Bush Administration Ordered to Find Missing White House E-Mails

On January 15, 2009, Federal Magistrate Judge John Facciola formally ordered the White House to search the entire Executive Office of the President (EOP) and the Office of Administration (OA) to collect and preserve all emails sent or received between March 2003 and October 2005. This includes all Executive Office of the President components’ workstations and portable media.

Judge Facciola said the issue had reached “true emergency conditions” with only “two business days before the new President takes office” and that “the importance of preserving the e-mails cannot be exaggerated,” according to the court’s Memorandum Opinion.

This is the latest development in lawsuits filed by the National Security Archive and Citizen’s for Responsibility and Ethics in Washington (CREW) against the Executive Office of the President (EOP), including the White House Office of Administration (OA), and the National Archives and Records Administration. The two groups are seeking the recovery and preservation of millions of e-mail messages that were apparently deleted from White House computers between March 2003 and October 2005. A chronology of the National Security Archive’s litigation is available by clicking here.

The January 15th order also granted plaintiffs’ requests that a full inventory of all backup tapes and portable media containing White House e-mail be delivered to the Archivist of the United States and filed with the court, and that the full administrative record and all other evidence related to the White House e-mail be preserved under the custody of the Archivist.

Magistrate Judge Facciola was enforcing a January 14 order resulting from a hearing before U.S. District Judge Henry Kennedy after government lawyers represented that they would only search those EOP components that create federal agency records and leave out offices that create presidential records. Kennedy issued an order requiring steps to be taken to secure files from individual computer workstations, memory sticks, zip drives, DVDs and CDs.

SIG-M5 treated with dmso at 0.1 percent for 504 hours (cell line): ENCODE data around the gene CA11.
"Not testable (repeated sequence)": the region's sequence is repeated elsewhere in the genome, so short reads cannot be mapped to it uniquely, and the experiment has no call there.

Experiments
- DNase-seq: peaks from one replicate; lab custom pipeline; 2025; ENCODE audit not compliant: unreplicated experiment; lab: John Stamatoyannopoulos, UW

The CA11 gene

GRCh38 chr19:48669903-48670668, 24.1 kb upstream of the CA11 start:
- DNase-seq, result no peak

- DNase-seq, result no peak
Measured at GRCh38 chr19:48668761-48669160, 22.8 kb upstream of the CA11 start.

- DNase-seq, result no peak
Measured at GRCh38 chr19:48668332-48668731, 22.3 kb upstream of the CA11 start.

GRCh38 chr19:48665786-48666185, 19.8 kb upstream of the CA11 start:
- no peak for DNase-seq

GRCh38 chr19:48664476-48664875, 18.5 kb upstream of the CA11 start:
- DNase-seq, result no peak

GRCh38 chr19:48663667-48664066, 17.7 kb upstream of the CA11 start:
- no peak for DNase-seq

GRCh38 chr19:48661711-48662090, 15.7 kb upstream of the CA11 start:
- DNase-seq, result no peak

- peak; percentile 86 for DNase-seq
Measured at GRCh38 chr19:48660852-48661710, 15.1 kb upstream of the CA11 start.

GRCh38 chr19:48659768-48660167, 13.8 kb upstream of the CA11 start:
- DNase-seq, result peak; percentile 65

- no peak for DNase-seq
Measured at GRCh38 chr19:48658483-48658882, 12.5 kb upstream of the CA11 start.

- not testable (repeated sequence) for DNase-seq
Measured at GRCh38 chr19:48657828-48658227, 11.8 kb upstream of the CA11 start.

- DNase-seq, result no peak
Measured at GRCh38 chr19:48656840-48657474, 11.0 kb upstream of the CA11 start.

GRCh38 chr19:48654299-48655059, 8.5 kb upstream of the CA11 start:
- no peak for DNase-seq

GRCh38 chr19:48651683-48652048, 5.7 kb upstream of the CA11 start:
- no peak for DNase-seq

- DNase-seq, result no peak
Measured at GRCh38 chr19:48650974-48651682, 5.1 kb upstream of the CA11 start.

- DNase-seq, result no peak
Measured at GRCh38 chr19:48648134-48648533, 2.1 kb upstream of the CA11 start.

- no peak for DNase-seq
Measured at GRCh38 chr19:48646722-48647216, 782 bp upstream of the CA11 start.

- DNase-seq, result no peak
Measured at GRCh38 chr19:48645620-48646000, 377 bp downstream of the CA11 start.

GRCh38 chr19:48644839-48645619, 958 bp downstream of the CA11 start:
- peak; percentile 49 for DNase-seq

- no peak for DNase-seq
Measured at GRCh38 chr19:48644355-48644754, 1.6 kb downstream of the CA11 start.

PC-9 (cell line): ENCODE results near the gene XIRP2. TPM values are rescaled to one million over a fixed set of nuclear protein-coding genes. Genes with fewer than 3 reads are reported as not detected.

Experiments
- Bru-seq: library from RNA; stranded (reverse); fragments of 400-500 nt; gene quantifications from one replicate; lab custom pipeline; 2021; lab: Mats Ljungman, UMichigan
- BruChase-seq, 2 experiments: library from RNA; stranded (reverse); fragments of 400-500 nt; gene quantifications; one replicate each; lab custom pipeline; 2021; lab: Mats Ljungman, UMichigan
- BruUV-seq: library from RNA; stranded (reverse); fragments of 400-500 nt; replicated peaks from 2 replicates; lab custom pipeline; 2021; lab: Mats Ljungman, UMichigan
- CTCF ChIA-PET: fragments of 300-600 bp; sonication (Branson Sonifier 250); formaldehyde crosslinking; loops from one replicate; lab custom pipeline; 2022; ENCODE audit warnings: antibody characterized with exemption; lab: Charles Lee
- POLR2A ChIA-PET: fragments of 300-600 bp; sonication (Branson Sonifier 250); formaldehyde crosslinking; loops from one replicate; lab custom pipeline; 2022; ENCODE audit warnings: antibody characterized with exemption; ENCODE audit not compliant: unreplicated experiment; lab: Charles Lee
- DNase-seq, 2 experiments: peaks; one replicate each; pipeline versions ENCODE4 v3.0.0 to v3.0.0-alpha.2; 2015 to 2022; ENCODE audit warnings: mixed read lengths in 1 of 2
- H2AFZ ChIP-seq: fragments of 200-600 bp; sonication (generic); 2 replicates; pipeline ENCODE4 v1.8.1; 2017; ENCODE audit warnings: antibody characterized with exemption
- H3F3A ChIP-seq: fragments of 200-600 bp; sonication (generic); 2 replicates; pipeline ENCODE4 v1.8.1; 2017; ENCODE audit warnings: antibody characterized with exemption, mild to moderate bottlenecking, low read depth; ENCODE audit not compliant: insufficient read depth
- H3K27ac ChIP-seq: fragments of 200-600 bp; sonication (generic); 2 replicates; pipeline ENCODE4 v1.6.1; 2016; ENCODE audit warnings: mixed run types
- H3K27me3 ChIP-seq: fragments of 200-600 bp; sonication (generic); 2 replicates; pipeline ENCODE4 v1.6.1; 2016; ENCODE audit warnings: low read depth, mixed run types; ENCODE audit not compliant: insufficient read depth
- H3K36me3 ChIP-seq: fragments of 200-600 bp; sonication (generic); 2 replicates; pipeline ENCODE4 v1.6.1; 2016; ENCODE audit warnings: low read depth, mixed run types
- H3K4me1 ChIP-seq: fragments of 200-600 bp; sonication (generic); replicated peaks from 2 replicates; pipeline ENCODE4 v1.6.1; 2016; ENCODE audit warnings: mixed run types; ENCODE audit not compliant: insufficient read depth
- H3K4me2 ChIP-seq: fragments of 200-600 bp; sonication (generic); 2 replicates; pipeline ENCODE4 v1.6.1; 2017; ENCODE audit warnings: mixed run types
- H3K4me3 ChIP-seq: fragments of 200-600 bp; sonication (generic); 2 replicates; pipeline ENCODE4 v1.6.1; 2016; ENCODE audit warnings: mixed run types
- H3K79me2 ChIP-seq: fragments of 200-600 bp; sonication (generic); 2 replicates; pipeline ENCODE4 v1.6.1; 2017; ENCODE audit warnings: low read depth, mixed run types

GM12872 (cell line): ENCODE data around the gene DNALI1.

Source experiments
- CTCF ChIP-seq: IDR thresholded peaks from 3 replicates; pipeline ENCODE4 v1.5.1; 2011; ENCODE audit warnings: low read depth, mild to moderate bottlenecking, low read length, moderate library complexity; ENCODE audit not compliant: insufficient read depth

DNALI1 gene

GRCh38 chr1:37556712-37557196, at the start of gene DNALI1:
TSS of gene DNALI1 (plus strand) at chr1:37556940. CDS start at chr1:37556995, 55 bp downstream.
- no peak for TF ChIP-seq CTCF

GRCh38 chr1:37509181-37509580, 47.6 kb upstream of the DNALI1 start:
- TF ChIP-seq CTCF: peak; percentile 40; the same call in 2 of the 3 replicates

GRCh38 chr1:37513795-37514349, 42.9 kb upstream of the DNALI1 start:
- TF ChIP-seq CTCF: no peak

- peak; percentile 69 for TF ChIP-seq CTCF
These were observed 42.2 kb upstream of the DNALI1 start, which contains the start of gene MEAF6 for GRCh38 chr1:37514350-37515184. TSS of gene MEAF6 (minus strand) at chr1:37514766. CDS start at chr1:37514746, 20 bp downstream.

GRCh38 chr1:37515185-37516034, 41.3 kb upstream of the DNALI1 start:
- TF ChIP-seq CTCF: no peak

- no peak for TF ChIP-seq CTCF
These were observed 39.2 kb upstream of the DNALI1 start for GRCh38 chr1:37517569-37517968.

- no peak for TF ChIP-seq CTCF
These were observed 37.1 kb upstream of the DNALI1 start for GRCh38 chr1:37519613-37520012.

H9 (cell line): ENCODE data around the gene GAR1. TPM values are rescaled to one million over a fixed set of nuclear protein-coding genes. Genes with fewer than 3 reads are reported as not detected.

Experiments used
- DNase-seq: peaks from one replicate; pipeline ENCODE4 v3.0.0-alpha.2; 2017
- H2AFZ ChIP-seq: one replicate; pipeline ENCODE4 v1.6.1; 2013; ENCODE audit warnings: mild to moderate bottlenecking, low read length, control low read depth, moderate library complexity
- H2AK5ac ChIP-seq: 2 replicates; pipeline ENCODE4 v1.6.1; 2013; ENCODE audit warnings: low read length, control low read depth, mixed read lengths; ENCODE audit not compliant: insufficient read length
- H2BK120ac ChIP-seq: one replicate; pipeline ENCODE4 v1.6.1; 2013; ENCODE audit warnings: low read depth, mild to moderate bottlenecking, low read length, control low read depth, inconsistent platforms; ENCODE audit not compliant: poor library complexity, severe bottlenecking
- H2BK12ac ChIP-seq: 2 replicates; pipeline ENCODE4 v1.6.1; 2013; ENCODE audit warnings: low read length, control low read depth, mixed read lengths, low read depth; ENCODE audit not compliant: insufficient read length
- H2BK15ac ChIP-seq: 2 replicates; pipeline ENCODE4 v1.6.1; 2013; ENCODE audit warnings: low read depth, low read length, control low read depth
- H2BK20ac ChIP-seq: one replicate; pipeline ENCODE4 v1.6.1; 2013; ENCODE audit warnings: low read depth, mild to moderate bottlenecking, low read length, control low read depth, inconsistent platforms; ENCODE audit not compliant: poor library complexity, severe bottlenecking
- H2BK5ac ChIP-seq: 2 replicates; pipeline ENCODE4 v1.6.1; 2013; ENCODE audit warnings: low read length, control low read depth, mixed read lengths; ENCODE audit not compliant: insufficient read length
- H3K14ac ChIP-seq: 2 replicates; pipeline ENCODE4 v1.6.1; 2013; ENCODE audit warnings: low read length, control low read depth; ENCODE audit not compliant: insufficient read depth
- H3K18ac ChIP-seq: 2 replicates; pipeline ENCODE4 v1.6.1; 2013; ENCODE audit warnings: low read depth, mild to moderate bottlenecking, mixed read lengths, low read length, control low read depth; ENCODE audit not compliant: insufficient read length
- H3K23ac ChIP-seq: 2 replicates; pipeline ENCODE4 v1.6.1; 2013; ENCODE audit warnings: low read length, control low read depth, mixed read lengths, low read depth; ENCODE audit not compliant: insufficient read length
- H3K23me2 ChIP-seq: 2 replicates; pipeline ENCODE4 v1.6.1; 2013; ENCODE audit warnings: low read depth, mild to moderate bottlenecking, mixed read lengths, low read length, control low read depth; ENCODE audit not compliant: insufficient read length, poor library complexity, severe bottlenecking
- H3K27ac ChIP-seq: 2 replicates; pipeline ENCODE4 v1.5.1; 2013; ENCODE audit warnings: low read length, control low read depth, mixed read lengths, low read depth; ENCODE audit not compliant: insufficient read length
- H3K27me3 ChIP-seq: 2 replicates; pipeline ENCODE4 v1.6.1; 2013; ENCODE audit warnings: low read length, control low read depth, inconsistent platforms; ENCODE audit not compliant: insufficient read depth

Despite prior contradictory statements about whether any White house e-mails had been lost, the government’s lawyers admitted they have now located at least 14 million missing e-mails and that a major restoration project has been commenced to recover additional missing e-mails from backup tapes.

The National Security Archive originally filed its case in September 2007. A subsequent lawsuit filed by CREW was consolidated with the National Security Archive’s lawsuit.

“The court made clear today that any additional work that the White House has to do before its occupants depart is its own fault,” said Meredith Fuchs, the Archive’s General Counsel. “As the magistrate judge implied, they rolled the dice hoping they would get this case thrown out of court and they lost. Now they have to make up for lost time.”

CREW’s chief counsel Anne Weismann said, “We are gratified the Court recognized that unless these materials are preserved, the country faces the loss of historic records of national importance. Even once a new administration takes office, CREW will continue seeking to hold the Bush administration accountable for its role in the disappearance of the 14 million emails.”

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